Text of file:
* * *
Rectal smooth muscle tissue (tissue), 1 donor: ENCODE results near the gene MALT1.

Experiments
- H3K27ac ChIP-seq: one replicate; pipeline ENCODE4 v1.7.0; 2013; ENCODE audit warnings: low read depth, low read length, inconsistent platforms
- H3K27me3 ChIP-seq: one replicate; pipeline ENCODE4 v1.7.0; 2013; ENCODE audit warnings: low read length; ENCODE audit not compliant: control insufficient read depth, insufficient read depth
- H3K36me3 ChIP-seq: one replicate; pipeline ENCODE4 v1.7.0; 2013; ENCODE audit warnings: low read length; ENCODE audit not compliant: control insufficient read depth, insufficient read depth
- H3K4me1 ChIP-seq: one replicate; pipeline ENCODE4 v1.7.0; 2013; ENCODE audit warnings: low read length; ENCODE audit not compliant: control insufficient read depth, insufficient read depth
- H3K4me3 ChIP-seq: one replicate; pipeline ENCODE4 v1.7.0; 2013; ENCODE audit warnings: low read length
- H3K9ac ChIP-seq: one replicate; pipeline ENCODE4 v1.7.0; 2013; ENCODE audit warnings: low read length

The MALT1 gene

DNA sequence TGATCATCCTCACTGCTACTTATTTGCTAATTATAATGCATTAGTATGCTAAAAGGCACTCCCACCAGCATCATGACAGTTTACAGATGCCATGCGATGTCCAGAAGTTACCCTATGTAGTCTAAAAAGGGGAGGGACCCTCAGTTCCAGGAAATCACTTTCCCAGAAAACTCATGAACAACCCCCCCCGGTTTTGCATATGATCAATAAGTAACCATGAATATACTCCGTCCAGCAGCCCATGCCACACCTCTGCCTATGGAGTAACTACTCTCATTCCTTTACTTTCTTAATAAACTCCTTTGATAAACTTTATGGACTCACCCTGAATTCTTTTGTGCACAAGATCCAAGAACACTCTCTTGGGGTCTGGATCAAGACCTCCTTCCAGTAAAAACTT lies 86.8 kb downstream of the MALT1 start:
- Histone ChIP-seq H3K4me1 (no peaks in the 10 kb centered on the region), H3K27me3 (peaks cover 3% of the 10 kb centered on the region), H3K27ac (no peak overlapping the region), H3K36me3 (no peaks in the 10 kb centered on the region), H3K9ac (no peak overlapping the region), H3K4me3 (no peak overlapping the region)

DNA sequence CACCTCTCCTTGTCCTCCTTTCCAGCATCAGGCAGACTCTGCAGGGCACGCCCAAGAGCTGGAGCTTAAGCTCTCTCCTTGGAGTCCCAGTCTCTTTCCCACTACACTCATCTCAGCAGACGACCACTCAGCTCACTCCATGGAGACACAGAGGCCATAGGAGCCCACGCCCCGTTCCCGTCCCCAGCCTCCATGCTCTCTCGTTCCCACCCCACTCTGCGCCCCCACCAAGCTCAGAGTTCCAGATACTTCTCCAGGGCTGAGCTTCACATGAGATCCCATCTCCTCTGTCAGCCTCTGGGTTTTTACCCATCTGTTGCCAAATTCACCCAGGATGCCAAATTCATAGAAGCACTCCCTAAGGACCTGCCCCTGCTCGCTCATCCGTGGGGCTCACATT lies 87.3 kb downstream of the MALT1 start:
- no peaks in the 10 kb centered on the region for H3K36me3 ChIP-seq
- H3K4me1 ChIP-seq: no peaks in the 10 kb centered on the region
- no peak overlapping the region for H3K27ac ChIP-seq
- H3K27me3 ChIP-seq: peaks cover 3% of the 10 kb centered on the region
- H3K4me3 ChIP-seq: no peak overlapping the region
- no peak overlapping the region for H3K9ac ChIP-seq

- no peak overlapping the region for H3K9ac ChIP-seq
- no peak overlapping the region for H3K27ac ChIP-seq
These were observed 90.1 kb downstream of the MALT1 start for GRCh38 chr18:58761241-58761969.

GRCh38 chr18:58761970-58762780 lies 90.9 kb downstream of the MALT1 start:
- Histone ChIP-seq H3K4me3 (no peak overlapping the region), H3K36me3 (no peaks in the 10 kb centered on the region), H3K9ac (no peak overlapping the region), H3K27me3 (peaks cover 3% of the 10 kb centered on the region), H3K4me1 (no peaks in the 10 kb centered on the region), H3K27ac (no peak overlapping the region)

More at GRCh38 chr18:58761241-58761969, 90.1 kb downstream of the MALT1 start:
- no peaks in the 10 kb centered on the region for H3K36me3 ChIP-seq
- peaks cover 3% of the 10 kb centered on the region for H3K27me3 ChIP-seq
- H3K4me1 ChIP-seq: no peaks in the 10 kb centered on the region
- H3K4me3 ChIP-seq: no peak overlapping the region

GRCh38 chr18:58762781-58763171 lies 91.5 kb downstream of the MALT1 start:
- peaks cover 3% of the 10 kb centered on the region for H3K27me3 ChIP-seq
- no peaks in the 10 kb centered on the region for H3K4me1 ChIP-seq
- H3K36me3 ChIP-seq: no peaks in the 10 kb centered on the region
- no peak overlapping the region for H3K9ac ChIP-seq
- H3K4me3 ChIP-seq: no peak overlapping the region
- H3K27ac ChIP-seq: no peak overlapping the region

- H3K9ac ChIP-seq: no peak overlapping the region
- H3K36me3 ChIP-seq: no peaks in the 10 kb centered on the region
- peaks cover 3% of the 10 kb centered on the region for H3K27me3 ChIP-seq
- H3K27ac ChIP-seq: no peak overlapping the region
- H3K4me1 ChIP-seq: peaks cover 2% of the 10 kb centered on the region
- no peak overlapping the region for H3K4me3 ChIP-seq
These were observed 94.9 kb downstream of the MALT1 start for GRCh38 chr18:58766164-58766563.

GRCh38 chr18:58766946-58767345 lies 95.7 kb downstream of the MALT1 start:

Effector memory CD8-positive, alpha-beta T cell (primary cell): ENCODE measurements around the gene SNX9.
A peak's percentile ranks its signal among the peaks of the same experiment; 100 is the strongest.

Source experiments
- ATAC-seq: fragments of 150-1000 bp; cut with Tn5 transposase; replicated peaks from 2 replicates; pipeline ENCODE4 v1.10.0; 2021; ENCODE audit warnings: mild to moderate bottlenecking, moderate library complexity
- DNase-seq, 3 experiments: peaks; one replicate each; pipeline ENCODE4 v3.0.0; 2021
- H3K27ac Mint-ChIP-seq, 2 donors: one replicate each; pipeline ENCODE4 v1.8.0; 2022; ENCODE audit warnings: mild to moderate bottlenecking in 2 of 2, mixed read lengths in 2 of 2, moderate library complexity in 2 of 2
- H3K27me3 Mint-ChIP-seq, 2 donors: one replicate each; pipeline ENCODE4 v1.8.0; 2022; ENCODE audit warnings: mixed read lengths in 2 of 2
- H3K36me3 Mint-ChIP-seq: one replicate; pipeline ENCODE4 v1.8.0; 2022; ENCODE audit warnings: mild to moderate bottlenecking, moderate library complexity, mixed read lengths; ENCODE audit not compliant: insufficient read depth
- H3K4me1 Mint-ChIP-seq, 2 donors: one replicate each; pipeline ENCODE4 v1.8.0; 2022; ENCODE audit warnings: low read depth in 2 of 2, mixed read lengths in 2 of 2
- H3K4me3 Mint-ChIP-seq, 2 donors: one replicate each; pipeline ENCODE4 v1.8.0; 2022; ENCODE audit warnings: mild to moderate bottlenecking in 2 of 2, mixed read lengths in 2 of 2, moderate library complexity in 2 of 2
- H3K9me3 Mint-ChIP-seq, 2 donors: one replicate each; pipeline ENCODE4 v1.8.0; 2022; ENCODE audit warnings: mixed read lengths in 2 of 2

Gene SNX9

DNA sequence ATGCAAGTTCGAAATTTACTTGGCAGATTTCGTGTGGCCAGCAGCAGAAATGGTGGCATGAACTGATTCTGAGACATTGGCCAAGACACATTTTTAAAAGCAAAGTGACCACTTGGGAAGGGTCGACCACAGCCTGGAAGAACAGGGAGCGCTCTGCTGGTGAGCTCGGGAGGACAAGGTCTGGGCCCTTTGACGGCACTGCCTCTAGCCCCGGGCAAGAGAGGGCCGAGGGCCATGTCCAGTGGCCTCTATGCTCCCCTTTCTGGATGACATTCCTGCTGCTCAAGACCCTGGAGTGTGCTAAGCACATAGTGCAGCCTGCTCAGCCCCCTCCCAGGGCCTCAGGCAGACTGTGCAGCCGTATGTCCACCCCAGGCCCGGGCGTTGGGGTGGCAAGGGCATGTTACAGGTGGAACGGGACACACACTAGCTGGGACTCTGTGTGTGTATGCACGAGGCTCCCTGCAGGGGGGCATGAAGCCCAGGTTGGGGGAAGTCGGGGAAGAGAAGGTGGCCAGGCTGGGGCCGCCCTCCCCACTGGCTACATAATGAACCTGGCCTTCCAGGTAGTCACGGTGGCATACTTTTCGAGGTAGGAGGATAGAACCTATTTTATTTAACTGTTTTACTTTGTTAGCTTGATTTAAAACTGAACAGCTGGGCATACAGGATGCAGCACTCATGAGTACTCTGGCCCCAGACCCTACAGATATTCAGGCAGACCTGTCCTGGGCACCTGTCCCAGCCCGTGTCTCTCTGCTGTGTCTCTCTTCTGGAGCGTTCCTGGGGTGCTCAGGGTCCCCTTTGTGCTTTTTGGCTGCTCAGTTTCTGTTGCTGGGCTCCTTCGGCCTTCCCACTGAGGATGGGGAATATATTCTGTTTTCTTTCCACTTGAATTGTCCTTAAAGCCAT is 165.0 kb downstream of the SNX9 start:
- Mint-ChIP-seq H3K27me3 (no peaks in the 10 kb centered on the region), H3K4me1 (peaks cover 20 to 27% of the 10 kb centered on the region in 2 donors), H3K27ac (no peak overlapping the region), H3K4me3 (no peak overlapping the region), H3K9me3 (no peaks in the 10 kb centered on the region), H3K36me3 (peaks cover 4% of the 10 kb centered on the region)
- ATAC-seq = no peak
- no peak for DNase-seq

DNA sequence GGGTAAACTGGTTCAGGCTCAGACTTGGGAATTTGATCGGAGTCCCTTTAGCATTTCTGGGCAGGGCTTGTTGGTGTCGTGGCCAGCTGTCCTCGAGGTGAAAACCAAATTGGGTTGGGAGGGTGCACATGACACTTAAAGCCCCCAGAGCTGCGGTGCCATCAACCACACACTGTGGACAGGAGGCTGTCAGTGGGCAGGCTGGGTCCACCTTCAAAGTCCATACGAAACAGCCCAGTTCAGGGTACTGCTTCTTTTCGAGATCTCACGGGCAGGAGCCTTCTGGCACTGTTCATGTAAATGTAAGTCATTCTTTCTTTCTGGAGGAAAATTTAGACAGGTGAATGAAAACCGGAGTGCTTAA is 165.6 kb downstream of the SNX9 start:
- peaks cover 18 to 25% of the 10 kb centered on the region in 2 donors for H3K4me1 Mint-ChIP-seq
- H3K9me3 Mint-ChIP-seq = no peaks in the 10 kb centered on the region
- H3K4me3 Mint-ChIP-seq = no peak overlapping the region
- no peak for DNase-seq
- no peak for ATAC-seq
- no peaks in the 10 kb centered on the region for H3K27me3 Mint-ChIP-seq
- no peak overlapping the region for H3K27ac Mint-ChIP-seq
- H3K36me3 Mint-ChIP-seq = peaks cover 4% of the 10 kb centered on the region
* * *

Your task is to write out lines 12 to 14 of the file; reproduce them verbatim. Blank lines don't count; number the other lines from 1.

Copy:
DNA sequence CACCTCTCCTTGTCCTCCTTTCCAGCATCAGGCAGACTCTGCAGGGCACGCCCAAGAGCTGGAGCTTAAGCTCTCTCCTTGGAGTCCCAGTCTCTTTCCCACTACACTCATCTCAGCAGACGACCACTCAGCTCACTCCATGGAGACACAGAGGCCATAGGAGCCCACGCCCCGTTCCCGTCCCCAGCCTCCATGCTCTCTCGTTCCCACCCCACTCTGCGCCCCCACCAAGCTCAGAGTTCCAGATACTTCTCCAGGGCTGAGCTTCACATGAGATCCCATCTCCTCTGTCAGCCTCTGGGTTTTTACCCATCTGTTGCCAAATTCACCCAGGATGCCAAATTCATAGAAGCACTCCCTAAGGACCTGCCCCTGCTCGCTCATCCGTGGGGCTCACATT lies 87.3 kb downstream of the MALT1 start:
- no peaks in the 10 kb centered on the region for H3K36me3 ChIP-seq
- H3K4me1 ChIP-seq: no peaks in the 10 kb centered on the region